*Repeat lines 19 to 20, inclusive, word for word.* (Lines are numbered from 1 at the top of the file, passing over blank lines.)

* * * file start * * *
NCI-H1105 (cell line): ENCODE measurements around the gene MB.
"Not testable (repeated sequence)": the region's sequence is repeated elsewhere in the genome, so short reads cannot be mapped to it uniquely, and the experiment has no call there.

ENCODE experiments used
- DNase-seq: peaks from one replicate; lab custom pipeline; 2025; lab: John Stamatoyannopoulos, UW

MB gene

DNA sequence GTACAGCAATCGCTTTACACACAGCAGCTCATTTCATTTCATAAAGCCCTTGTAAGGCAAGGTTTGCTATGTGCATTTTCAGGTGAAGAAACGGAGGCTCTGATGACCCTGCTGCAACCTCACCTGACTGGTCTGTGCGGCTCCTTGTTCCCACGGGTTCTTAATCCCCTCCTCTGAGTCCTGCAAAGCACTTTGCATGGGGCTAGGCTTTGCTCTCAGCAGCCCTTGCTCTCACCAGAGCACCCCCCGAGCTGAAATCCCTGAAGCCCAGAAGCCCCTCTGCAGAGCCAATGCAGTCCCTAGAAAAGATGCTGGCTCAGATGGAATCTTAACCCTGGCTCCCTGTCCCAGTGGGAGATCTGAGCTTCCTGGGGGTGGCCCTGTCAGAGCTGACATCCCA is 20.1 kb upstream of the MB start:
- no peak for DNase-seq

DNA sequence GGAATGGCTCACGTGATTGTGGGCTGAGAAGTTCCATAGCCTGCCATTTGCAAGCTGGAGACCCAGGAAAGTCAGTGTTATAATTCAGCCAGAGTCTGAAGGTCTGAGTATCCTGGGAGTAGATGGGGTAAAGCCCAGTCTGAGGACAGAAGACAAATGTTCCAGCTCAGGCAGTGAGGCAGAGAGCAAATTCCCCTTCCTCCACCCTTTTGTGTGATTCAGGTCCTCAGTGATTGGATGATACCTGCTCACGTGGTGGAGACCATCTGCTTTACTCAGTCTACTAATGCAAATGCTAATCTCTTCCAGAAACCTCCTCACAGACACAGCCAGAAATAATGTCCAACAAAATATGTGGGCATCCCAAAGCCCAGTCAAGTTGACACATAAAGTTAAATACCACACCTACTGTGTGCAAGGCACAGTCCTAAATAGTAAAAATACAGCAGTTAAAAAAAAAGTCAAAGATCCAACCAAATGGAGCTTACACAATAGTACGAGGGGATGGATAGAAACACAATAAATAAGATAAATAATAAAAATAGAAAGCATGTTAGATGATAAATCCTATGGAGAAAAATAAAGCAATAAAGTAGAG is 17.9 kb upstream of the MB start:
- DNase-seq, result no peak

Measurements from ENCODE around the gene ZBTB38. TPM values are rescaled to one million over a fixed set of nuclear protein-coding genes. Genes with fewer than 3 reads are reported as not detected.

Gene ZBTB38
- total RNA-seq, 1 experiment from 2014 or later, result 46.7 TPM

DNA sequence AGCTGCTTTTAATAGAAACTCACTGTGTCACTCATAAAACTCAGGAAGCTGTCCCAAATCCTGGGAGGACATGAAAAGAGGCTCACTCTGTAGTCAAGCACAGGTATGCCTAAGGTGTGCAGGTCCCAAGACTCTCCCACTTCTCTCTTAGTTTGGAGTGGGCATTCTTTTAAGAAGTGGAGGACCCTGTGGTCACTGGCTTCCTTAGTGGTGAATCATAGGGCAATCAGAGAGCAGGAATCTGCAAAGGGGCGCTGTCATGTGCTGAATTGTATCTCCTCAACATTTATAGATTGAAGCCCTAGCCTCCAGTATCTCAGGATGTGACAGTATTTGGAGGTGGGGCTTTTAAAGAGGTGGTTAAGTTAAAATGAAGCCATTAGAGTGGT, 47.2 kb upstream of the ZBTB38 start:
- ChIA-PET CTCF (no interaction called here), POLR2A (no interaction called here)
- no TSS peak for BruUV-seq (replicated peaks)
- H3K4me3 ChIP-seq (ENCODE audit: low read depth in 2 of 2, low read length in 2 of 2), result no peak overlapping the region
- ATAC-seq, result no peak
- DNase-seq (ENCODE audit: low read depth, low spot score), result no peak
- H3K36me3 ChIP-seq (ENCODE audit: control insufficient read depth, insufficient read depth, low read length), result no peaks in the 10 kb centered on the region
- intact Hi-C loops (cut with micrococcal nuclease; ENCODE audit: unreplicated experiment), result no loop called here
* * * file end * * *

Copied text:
- H3K36me3 ChIP-seq (ENCODE audit: control insufficient read depth, insufficient read depth, low read length), result no peaks in the 10 kb centered on the region
- intact Hi-C loops (cut with micrococcal nuclease; ENCODE audit: unreplicated experiment), result no loop called here